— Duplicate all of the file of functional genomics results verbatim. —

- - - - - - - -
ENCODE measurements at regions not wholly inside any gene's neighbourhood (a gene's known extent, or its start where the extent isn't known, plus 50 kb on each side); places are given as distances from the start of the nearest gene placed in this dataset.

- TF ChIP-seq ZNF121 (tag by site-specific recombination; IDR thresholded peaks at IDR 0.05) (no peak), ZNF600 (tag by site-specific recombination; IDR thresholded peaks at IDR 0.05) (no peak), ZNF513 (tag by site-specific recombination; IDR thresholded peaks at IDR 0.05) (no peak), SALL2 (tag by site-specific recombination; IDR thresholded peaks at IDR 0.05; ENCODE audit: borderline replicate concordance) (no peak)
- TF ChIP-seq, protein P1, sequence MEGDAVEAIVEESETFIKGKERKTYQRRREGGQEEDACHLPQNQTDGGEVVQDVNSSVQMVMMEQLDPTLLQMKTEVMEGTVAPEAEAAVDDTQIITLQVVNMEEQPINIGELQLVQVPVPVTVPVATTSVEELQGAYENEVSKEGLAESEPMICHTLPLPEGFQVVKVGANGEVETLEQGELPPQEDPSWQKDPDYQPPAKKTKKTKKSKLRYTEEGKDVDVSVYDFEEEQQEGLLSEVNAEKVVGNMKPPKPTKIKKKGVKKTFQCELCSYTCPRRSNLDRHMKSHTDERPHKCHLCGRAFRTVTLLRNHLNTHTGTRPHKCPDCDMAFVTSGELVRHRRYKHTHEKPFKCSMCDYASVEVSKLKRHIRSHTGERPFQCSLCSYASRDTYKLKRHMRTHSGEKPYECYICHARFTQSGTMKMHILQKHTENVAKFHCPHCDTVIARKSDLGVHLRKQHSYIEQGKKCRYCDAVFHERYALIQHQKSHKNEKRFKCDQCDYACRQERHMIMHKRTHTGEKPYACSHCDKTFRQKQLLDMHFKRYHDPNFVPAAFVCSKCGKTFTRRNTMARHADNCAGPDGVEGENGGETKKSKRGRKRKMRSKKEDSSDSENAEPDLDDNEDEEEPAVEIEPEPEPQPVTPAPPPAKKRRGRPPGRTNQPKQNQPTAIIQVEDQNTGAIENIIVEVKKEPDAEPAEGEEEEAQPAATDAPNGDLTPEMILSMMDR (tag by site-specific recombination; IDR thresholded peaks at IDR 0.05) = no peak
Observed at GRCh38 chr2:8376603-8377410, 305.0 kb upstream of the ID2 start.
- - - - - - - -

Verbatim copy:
ENCODE measurements at regions not wholly inside any gene's neighbourhood (a gene's known extent, or its start where the extent isn't known, plus 50 kb on each side); places are given as distances from the start of the nearest gene placed in this dataset.

- TF ChIP-seq ZNF121 (tag by site-specific recombination; IDR thresholded peaks at IDR 0.05) (no peak), ZNF600 (tag by site-specific recombination; IDR thresholded peaks at IDR 0.05) (no peak), ZNF513 (tag by site-specific recombination; IDR thresholded peaks at IDR 0.05) (no peak), SALL2 (tag by site-specific recombination; IDR thresholded peaks at IDR 0.05; ENCODE audit: borderline replicate concordance) (no peak)
- TF ChIP-seq, protein P1, sequence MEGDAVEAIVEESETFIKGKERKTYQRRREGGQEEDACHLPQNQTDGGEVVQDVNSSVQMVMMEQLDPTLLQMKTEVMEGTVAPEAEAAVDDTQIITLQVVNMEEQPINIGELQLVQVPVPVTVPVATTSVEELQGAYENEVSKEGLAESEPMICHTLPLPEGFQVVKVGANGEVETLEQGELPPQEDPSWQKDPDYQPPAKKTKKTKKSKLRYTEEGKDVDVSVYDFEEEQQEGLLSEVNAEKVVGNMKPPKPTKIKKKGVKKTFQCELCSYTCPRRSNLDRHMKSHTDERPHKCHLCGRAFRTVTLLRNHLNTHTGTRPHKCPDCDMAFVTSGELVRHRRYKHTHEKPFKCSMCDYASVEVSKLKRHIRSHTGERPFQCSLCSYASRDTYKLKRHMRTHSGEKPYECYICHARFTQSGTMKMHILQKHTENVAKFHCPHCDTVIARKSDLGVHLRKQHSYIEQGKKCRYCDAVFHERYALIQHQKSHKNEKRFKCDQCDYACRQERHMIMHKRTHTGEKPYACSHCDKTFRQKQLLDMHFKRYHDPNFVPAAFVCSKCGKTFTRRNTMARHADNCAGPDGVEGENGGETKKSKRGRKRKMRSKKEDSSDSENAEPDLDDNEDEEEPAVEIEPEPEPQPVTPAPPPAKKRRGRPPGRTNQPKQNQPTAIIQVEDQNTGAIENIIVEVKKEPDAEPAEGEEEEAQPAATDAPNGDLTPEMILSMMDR (tag by site-specific recombination; IDR thresholded peaks at IDR 0.05) = no peak
Observed at GRCh38 chr2:8376603-8377410, 305.0 kb upstream of the ID2 start.